A chance meeting in a park in Sydney was the catalyst behind this shoot. Lucia (on tour with Empire in Canada at the moment) was super keen to collaborate when I told her my idea of shooting compositions formed by negative shapes created by her contorted body. The layering of images was inspired by some double exposure work I’ve been doing.
I love this series!
It was great to finally unveil a series that I’d been working on for the last couple of years. A City Unpolarised started as a single image shot on my phone. The image of a shop mannequin fought against the glass reflection in a way that made the mannequin seem like a giant on the street. For the next couple of years, I kept an eye on any high street I happened to be on and shot the most interesting mannequins.
Sarah saw the images when I had around a dozen shot and convinced me that there was a series and potential exhibition in the body of work.
Shortly before Christmas, Simon Bloomfield, Creative Group Head at MercerBell, approached me with an idea to help raise the funds needed to get the Aussie Paralympic team to the Winter Games in Sochi (coming up in March). I had seen Ahmed (pictured below) in a documentary a few years back and the athlete’s mind-boggling story of loss, determination and achievement had stuck with me. It led to a late nights watching the last Paralympic Games and, ultimately, to my decision to contribute to their latest cause. I also got my mates at Limehouse Creative to pitch in on the retouching.
The campaign shines a light on the hard work that the athletes put in and asks the Aussie public to pledge their belief in the athletes by donating the funds needed to get them to the Games.
Maybe you can help? Pledge your belief and make a donation here.
It was great to be included in this year’s The Annual, from Capture Magazine. My portrait of Trudy was from a series if her in which I aimed to make her feel young again. My producer and wife Sarah spotted Trudy in our local gym whilst she was looking for a suitable subject for a sports related image. As it turned out, we changed the idea to one of Hollywood glamour. Trudy exudes style and class and it was for her to pose and look confident. Michelle Dube’s hair and make up really pulled Trudy’s features out and the styling and wardrobe by Lydia-Jane Saunders shot her back into the mid 40’s and 50’s in an instant. All in all a great day, only topped by seeing the work appear as one of the top portraits of 2013. I love that shot of the dog too!
It’s amazing what can be accomplished over a bottle of wine with good friends. Nearly a year ago, we had dinner with our mates at Limehouse Creative. James and Candy got talking about their involvement in a Uganda-based NGO that takes abandoned kids and places them back into their extended family.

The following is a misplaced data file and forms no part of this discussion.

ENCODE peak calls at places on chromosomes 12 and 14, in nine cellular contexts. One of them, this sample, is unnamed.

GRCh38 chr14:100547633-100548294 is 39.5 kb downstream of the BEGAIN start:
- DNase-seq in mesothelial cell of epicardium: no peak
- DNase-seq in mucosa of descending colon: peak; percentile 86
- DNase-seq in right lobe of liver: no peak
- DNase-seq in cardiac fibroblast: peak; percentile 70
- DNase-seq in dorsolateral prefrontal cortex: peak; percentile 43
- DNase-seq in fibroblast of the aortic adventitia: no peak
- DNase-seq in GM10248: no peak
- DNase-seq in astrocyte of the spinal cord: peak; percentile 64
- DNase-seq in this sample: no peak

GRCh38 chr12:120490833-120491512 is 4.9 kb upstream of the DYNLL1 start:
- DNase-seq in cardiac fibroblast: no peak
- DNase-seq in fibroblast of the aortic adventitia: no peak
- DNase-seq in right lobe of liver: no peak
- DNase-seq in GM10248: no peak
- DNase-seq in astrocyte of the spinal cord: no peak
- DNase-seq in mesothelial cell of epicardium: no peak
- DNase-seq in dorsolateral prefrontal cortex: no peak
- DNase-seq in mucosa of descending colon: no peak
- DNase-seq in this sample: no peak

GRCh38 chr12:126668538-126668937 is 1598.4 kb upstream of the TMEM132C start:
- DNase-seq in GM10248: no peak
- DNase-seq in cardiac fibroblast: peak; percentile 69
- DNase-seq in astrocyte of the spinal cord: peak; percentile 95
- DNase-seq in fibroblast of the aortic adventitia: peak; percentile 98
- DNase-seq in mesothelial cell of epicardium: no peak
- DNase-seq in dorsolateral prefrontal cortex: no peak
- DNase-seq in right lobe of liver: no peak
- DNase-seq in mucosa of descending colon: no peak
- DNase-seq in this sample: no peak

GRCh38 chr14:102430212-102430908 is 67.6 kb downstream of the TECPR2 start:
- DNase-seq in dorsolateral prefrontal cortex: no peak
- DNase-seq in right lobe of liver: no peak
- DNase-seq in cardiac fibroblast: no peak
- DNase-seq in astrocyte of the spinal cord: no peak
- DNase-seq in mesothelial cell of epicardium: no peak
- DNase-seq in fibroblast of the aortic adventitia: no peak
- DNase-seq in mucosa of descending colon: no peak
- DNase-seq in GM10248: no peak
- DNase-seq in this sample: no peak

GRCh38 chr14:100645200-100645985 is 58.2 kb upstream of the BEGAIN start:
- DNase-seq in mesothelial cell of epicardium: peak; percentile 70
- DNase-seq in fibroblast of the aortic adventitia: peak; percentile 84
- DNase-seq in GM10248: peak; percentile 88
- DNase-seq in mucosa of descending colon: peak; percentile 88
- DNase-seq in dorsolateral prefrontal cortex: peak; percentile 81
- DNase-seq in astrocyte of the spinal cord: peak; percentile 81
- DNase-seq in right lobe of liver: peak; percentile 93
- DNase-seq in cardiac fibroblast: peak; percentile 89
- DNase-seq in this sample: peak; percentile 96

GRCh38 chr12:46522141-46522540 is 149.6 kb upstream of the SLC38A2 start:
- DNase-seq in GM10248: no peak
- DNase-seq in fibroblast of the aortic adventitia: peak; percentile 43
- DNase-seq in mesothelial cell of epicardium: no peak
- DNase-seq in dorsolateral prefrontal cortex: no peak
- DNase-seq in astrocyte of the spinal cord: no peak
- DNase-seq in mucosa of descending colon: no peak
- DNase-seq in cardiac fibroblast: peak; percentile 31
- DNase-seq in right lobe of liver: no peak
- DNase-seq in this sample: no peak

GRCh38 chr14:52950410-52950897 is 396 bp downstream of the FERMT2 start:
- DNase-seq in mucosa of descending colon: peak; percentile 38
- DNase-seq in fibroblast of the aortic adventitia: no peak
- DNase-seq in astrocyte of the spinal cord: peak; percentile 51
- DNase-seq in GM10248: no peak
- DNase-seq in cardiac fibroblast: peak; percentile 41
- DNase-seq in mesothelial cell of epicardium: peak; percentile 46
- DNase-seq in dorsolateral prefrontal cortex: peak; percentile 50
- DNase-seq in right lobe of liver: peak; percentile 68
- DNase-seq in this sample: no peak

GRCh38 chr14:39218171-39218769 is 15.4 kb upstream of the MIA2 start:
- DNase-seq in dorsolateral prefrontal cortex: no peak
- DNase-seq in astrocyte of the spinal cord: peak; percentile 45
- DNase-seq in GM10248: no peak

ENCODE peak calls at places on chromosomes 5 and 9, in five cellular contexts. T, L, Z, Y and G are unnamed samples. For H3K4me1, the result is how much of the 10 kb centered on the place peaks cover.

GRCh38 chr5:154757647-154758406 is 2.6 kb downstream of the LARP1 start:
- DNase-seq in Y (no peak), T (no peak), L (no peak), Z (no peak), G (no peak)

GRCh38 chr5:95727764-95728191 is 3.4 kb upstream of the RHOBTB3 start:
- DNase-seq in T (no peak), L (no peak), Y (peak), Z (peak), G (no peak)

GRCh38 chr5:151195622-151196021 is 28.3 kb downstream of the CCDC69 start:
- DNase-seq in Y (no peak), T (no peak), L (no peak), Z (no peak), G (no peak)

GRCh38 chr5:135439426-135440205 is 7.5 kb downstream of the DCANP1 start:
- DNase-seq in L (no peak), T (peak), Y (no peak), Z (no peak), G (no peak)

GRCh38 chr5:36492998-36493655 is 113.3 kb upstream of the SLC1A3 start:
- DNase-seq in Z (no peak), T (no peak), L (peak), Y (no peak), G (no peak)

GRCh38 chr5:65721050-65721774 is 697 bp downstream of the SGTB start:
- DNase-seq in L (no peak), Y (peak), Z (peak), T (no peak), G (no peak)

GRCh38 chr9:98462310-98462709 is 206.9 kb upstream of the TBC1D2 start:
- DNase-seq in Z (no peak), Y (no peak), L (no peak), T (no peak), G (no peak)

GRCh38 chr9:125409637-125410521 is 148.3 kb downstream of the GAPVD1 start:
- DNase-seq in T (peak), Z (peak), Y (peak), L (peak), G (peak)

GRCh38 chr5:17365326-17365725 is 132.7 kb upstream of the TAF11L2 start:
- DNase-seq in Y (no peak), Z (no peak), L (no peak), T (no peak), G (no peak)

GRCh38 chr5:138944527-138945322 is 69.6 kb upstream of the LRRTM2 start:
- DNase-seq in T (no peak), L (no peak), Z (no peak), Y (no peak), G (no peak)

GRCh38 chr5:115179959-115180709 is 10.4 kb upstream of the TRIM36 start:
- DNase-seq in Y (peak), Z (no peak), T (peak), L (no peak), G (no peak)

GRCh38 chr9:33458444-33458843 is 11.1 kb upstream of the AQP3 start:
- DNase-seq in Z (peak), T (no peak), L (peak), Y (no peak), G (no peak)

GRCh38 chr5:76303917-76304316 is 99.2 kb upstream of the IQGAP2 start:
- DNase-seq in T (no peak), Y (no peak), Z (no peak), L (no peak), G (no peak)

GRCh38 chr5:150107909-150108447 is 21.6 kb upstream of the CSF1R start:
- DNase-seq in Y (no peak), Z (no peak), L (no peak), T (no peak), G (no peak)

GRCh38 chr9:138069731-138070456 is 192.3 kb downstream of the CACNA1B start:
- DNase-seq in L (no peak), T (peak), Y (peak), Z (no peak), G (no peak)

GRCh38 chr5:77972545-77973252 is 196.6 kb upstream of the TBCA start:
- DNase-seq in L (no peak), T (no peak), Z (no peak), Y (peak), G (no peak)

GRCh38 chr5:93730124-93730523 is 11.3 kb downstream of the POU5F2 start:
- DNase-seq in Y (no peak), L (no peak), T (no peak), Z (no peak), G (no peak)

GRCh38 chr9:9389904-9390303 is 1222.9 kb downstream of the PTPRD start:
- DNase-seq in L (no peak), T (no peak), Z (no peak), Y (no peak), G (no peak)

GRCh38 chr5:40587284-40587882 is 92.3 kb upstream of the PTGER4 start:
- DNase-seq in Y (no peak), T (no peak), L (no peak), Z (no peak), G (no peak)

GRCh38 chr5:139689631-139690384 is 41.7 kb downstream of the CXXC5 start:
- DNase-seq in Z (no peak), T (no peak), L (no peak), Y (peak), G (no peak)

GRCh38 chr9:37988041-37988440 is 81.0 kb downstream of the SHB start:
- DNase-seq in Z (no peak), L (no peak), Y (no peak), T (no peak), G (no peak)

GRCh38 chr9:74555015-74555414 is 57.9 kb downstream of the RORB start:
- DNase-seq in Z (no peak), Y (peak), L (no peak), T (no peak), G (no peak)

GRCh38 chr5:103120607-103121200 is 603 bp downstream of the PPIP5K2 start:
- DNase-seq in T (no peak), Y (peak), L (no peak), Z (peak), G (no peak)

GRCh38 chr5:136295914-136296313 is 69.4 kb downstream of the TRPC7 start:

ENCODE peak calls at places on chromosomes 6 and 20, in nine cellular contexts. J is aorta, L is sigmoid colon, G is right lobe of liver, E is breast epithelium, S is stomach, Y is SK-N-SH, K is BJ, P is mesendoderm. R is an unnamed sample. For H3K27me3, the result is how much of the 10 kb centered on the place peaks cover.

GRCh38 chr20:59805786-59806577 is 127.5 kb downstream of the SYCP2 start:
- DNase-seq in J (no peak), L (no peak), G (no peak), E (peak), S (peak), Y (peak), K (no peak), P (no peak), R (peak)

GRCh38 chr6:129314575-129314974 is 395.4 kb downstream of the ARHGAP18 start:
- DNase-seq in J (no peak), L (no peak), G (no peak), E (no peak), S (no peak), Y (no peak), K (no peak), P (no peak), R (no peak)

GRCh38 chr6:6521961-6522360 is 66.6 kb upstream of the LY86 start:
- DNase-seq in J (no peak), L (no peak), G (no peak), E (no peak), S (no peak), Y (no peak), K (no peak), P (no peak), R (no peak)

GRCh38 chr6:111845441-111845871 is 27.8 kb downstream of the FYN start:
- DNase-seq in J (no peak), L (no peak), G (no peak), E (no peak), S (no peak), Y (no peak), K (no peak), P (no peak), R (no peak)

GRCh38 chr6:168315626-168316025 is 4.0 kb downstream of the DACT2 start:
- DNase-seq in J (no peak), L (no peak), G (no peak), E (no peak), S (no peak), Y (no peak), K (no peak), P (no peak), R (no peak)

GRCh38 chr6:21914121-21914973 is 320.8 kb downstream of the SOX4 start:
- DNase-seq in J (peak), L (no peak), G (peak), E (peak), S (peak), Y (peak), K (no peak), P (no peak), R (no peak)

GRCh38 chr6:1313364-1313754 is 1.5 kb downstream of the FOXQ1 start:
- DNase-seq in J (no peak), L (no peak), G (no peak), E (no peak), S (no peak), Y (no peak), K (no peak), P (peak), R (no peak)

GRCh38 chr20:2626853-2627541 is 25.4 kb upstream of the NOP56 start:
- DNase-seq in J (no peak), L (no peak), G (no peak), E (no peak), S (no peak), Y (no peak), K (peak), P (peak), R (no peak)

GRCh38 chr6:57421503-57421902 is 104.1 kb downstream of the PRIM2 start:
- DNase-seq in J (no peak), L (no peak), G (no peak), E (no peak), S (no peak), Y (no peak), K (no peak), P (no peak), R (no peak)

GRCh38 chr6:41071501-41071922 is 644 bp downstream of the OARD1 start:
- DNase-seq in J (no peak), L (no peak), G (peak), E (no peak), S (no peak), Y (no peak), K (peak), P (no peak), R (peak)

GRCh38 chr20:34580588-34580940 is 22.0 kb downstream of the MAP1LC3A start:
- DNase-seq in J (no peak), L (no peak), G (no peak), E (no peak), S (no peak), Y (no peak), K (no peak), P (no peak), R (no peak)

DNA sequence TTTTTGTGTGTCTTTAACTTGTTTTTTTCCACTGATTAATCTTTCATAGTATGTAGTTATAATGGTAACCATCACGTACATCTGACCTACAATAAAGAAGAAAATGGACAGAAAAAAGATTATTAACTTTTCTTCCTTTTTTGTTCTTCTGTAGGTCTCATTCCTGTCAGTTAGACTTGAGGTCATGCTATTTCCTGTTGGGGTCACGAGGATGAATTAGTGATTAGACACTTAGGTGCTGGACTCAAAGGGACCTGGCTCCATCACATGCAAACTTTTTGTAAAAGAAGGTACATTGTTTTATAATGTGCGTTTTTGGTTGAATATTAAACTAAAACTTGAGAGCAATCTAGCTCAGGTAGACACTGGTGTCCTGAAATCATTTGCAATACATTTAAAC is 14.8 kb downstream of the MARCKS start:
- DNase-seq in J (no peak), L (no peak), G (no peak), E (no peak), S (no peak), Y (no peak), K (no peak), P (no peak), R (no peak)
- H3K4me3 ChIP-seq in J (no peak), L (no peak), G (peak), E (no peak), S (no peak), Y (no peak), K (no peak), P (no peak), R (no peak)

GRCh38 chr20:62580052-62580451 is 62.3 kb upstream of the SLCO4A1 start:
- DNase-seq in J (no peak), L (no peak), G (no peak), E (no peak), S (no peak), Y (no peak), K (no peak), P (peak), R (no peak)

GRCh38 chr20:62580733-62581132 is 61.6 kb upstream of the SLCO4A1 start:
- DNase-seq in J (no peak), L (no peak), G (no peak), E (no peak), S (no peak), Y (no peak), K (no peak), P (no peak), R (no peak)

Child’s i Foundation operates on the simple premise that children should be raised in families, not in institutions. 2.7 million Ugandan kids are orphans, and the majority reside in state care. Unfortunately, many Ugandan families believe their child is better off in these institutions. After all, they’re educated, fed and protected. While the family’s intentions are often motivated by their child’s best interests, very few people would deny that the most important part of a child’s development is the love that only a family unit can provide.
After listening to Candy and James, Steve immediately put his hand up to go and shoot. He knew nothing about the lay of the land, what was involved or when he’d be going but, as the father of two small girls, he felt a strong urge to help.
A few months went by and Steve was contacted by Lucy Buck, Child’s i Foundation’s
fearless and insuppressable founder. Lucy simply doesn’t see obstacles. Her ‘anything is possible’ attitude to everything is incredible, although it meant her brief was, let’s say, challenging. She was intent on bucking the trend of photographing poverty-strickened kids in the way many NGOs do to prompt donations. She wanted to show the happy, hopeful side of what they do… and in doing so, stir up a new kind of support from donors – stimulated not by anguish and dispair but, instead, by the notion they can be a part of a happy ending in a place where few really exist.
Despite living next to a sewer that floods the house everytime it rains, living with HIV, being rescued from a pit latreen after being dumped as a baby and many other awful stories and situations these children have endured, the bonds that are shared between these families are an undeniable testament to the Foundation’s work.
These are just a few of the families Steve met on the road. The campaign is yet to come. Stay tuned!
To find out more or donate to Child’s i Foundation, please visit: http://www.childsifoundation.org